Head towards the water on Brock and turn left onto Wellington. Wellington will take you out of downtown and past the Marina to a small park by the water. You’ll see the K and P trail pick up here. Get on the trail and enjoy the beautiful views of the water to your right. There’s also a pretty neat street art exhibit to your left. The trail will take you past the old Woolen Mill, built in 1882. Past the Kingston Rowing Club, the trail turns left onto River Street, then about 100 m later takes a right before it reaches Rideau Street (Note: this path is not accessible for wheels in the winter. For an alternative route take Rideau until it meets Montreal). Travelling parallel to Rideau, the trail pops out again where Rideau meets Montreal. Take a sharp left onto Montreal and follow Montreal back downtown (for a longer run, take a right where the trail heads toward the road and head through the golf course towards Belle Island. I’d recommend doing this with a buddy, as it’s easy to take a wrong turn). ⚚ 29

Rising stars Written by Ivneet Garcha, Meds ‘24


elcome to another edition of Rising Stars! QMR’s Issue 15.2 is all about Movements. Astrology is all about movements too – the movements of planets, moons, and stars. Having recently survived a Venus AND Mercury retrograde, I am sure we were all propelled into some serious self-reflection about what we

Aries: Aries, you’re so playful. You love to tease and jest, all at the cost of your love interest. Much like the kindergartener who pulls their crush’s hair in a desperate attempt to get their attention, you have yet to master, let alone understand, the not-so-subtle difference between roasting and flirting. You’re genuinely surprised that when you hit your crush from FSGL with “I hate you”, they think you actually do? Shocked and confused. Eventually your simmering passionate side will win them over, but please for once, choose love not violence.

Taurus: You’re steady and romantic, and you take love seriously. Despite being the bull, you’re not one to be charging after red flags. Your ‘grab love by the horns’ mentality actually means that you are purposeful in your choice of partners. You move slow, but once you’ve chosen, that person has you 100%. The problem, Taurus, is you expect that person to be in the bullpen with you 100% too. But for your crush, that bullpen quickly turns into a bull prison as they try and understand why exchanging a few Facebook messages means you’re QMed exclusive. Taurus, if you want to herd your crush towards a commitment, coax them in with your good taste and loyalty. Be a bull, not a bully. 30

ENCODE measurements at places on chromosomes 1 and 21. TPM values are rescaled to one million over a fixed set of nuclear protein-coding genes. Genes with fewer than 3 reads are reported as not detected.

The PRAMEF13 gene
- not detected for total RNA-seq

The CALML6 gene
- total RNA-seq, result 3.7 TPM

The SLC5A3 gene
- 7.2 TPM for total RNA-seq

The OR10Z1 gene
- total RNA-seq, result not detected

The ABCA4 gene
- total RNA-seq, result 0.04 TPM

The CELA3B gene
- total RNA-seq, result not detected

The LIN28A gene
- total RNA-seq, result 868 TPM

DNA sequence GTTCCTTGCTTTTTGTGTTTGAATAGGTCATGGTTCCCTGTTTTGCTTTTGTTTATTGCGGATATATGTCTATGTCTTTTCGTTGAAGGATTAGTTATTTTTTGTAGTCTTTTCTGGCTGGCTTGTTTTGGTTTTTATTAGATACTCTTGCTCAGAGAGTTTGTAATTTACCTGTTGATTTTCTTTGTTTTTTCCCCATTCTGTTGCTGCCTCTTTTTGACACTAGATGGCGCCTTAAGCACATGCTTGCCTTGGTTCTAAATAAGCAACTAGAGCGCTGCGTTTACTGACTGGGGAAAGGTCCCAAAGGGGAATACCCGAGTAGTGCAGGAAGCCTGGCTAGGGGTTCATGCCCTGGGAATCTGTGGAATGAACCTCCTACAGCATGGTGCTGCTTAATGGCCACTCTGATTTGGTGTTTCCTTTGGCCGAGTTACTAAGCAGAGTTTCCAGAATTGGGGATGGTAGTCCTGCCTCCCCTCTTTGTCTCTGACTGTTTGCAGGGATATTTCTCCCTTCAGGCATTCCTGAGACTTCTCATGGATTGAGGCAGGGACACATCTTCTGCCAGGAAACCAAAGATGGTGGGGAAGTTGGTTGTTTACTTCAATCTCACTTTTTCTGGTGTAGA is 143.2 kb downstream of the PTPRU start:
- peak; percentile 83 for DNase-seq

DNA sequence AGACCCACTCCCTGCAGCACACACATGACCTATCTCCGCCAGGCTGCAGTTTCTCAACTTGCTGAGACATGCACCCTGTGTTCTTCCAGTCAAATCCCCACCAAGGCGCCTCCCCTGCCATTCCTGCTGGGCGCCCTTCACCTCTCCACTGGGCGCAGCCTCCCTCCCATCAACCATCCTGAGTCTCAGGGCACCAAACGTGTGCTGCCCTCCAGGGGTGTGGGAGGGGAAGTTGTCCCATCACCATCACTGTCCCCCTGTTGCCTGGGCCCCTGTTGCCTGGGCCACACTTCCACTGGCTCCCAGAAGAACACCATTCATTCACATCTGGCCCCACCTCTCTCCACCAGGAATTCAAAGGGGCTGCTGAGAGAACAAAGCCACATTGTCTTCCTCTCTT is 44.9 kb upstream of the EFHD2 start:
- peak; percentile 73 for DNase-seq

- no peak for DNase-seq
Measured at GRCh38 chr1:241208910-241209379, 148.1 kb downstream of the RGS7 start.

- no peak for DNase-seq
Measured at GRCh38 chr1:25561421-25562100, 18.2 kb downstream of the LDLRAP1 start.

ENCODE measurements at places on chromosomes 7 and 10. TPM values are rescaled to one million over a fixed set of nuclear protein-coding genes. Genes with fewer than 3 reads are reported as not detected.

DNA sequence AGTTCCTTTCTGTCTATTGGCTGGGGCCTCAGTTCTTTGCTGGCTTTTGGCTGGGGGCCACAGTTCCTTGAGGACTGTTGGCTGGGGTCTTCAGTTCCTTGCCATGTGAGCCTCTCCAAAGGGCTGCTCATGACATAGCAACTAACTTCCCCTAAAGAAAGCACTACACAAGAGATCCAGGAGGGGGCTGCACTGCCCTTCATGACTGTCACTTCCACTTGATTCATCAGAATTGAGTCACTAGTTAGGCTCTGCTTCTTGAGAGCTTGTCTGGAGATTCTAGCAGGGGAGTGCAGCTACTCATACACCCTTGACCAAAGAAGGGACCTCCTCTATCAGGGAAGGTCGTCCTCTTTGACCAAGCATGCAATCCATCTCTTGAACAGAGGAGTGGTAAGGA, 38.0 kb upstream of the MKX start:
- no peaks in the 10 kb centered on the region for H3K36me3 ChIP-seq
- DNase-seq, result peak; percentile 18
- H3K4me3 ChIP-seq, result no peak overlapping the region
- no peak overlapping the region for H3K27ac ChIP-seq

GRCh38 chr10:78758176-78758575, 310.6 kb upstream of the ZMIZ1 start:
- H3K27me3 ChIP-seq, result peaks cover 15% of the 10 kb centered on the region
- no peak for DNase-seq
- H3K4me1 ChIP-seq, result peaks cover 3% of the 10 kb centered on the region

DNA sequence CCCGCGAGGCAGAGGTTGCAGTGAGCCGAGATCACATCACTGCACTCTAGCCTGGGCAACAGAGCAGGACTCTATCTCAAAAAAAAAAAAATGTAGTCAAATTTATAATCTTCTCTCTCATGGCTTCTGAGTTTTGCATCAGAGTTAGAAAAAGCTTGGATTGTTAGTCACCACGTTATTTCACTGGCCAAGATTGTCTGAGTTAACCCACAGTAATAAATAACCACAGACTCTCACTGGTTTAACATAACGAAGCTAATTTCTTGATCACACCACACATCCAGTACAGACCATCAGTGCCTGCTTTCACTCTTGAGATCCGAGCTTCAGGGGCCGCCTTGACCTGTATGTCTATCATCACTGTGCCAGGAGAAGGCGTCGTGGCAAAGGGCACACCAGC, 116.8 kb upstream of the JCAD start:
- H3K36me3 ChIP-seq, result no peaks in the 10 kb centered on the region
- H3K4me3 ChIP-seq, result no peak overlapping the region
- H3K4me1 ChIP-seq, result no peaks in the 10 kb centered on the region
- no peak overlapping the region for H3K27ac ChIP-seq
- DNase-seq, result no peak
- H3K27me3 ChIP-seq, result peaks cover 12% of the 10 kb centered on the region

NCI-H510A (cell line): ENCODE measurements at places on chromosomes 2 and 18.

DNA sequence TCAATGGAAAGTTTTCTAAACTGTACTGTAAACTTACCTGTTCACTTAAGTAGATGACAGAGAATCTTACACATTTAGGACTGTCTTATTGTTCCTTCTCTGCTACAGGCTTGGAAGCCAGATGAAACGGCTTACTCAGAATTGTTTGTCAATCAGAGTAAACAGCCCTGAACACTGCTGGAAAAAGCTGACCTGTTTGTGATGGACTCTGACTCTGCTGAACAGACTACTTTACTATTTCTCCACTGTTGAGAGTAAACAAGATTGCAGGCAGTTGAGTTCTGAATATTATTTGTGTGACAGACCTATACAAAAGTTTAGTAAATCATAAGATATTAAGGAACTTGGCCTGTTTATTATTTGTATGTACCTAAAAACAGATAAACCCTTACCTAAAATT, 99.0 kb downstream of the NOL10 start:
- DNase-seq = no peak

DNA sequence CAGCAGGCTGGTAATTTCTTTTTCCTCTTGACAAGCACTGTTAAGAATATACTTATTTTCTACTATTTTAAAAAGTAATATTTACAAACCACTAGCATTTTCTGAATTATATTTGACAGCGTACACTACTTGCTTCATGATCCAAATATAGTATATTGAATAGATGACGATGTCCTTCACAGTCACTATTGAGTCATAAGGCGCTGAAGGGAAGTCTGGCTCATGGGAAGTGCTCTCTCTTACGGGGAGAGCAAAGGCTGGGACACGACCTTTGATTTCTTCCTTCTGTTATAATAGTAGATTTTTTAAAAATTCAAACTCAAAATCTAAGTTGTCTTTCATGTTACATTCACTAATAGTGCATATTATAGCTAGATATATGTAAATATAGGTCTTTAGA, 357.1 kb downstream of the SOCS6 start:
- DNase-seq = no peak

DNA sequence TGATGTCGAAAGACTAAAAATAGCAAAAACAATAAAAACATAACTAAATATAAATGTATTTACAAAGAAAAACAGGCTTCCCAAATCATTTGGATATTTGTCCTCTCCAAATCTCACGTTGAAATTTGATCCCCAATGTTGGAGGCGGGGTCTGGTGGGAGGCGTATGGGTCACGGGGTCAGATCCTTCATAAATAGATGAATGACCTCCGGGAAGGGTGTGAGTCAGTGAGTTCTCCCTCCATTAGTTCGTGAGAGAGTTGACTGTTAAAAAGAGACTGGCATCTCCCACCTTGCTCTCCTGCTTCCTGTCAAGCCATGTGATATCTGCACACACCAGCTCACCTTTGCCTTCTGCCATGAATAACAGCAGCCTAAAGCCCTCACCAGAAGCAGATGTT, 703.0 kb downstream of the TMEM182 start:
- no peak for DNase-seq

want, or more interestingly who we want. Celestial bodies have a way of making stars align, but how does your sun sign make their love story align? Read below to see how you’re making your move on that cutie in your interest group exec or how that classmate is making a move on you ;)

Gemini: You’re witty and charming, and always know exactly what to say, how to say it, and to whom. In fact, you wear so many faces, you can seduce just about anyone you want. And honestly, you often do and often succeed. Yesterday, you sent that upper year hottie a Zoom private chat, thinking nothing of it, and a series of messages later, you find yourself exchanging numbers. What a thrill! But things take a dark turn quick. Later that week, you’re aghast when they follow up and ask you to grab coffee? Well, well, well. Look at you, having to deal with the consequences of your own actions. Just because you can make anyone fall in love with you, doesn’t mean you should… unless?


Cancer: When you make a move, it is anything but low stakes. People flirt to flirt; you flirt to marry. You are intuitive, sentimental, and can create a safe home for anyone. But the problem, Cancer, is that when you see a stray, it’s coming back to that home whether it should be there or not. You’ll gladly take the string of red flags your crush is displaying, sew them into a cape, toss it over them, and claim that as your own personal hero. Your desperate attempt to save a relationship that will definitely end, only ends up in your friends having to save you. So do us all a favour, choose right and swipe left on that upper year you know isn’t looking for anything serious.

Capricorn: You might be the GOAT, but your crush has you feeling like a silly billy. Not that they would ever know. Even though you are a stable, direct, and loyal lover, you’re not one to readily express how you feel. When you ask out that impressive classmate who’s gunning for that competitive speciality, you know you’ve found your match. Your career is your first love, but you’ve finally found someone who makes you want to put love first (some of the time). Have to start calling you CapriCORNY.

Sagittarius: Sagittarius, everyone knows you as the archer. But really you’re more your own personal Cupid. You’re firing that arrow, shooting that shot, and 16 times out of 10, you’re hitting the target of your affections with a direct and playful energy that leaves them… wounded. You’re confused why they can’t just keep it chill. You didn’t ask them to pour their heart out to you. They have a crush on you?? You’re embarrassed for them. You thought it was abundantly clear that you were just having fun. You’re WAY too young to be that serious. People should realize Cupid is a literal baby after all.

Leo: You love love. You are passionate and demonstrative. And so you need your QMed love interests to reciprocate that energy. When it comes to love languages, you love physical touch, but really your favourite kind of strokes, are strokes of your own ego. Your first impression is less about the person, and more about how much you can talk up the INCREDIBLE, PASSIONATE, STUNNING person that you are. In fact, you know that the partner that compliments you, is literally the partner that compliments you. And if they’re not going to do it, you can bet you’re going to do it yourself.